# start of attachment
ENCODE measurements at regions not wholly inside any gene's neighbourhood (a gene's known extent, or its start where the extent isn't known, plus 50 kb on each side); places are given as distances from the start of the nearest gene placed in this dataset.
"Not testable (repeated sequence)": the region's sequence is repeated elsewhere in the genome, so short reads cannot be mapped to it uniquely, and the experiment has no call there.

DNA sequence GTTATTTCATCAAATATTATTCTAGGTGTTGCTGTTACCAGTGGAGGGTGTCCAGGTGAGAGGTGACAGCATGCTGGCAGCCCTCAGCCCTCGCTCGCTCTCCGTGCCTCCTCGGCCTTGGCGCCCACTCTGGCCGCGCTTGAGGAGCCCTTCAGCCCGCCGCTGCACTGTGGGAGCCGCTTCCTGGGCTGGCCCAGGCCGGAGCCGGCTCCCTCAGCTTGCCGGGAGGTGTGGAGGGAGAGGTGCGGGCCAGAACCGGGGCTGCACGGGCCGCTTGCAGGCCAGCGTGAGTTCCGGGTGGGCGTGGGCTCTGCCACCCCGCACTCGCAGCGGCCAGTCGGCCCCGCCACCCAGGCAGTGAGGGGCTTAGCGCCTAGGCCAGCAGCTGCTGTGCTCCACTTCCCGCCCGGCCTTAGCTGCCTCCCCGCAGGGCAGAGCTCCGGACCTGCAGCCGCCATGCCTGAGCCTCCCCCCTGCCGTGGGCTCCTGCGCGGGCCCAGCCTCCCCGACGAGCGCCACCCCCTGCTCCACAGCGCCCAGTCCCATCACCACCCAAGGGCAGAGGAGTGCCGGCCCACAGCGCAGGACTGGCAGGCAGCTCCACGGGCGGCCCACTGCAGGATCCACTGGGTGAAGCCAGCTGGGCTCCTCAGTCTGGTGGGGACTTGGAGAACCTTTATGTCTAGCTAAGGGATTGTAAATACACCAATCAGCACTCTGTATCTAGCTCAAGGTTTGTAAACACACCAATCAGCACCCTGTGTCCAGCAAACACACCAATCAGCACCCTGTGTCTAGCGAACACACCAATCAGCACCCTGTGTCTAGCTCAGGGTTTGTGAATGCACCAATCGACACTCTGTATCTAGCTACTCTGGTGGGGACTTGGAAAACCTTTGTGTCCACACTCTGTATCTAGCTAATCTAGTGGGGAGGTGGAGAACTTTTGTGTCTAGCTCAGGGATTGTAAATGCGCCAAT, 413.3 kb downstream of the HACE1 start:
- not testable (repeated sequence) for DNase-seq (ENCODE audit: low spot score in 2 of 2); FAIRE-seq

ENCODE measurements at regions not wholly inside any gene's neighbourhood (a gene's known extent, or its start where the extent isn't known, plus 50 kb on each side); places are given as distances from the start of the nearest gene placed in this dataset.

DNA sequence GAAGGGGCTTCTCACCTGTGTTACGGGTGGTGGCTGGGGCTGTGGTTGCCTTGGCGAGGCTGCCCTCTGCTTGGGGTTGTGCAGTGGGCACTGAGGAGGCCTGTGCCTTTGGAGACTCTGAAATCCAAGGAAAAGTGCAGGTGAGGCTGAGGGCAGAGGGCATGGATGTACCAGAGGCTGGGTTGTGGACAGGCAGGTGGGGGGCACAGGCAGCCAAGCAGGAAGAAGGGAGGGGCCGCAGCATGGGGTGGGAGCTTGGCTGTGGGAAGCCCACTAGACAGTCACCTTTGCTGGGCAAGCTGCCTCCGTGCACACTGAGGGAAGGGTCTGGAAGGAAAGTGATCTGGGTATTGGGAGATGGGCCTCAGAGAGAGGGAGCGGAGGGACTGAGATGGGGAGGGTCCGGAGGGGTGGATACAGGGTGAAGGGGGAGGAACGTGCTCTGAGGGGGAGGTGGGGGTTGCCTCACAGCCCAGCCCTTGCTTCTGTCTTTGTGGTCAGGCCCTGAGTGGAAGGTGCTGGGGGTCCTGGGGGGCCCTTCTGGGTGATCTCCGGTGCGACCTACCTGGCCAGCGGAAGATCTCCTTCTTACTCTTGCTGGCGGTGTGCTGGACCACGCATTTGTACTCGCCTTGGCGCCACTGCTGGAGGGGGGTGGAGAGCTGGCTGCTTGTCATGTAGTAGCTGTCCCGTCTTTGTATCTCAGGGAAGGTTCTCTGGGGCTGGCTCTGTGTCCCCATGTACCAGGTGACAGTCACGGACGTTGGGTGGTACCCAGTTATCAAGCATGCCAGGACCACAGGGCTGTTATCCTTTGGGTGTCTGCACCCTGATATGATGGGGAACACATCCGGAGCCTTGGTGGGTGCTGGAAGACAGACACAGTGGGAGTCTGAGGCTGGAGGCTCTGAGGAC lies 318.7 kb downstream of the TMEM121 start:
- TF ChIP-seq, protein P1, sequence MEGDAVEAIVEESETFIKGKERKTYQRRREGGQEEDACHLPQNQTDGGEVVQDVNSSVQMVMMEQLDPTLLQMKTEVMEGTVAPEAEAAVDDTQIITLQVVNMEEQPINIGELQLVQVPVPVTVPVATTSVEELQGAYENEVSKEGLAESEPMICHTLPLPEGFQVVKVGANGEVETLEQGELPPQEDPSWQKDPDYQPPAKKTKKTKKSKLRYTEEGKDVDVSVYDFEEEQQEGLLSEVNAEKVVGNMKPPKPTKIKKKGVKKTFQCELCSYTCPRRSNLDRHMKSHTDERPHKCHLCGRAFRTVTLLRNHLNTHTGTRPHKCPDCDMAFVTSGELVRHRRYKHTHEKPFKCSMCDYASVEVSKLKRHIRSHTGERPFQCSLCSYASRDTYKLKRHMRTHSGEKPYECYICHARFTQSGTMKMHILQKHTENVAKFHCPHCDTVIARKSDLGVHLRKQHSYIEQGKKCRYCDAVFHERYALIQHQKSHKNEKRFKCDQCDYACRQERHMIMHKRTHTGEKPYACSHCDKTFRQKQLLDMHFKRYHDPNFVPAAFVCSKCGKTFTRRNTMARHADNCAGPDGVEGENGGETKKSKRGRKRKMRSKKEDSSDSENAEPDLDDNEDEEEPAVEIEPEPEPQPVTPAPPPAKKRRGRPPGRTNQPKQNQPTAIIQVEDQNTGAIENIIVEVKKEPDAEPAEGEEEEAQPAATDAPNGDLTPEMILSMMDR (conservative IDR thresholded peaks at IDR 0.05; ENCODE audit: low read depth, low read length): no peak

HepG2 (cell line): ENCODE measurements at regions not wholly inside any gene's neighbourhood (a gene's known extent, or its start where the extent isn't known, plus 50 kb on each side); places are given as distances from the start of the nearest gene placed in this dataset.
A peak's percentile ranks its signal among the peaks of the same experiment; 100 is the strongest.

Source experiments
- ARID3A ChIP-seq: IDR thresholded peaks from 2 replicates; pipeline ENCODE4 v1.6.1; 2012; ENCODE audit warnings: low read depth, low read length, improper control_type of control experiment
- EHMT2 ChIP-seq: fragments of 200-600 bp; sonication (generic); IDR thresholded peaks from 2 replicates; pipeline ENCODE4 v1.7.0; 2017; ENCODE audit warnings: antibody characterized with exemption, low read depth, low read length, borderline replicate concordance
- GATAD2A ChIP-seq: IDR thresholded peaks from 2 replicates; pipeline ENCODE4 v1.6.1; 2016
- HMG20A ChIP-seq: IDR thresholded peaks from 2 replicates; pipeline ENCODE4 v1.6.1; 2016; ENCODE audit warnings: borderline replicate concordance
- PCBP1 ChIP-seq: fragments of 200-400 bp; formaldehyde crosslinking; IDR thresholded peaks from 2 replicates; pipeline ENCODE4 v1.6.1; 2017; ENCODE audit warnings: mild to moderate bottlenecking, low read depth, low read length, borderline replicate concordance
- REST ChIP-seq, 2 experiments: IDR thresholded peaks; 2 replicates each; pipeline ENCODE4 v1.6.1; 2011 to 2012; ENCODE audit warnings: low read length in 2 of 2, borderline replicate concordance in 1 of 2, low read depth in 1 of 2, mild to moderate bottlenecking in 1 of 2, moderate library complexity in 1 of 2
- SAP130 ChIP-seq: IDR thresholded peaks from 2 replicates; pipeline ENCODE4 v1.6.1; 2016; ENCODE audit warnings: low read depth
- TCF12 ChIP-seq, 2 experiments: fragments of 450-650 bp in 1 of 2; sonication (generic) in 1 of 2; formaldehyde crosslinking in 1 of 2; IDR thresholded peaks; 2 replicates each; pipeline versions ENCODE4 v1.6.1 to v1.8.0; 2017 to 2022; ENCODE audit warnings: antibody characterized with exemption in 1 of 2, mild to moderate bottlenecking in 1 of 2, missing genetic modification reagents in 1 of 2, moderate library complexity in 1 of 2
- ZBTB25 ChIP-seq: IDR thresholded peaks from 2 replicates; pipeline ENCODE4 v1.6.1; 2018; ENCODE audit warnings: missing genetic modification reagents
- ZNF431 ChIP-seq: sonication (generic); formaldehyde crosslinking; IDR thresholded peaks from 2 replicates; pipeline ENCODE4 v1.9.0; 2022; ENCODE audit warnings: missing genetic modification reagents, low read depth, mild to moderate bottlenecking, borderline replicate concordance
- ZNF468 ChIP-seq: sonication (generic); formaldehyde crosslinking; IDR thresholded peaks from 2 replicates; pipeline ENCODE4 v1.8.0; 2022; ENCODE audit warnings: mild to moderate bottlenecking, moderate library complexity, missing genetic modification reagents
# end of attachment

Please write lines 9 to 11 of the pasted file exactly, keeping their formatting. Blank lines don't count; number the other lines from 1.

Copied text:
A peak's percentile ranks its signal among the peaks of the same experiment; 100 is the strongest.

Source experiments
- ARID3A ChIP-seq: IDR thresholded peaks from 2 replicates; pipeline ENCODE4 v1.6.1; 2012; ENCODE audit warnings: low read depth, low read length, improper control_type of control experiment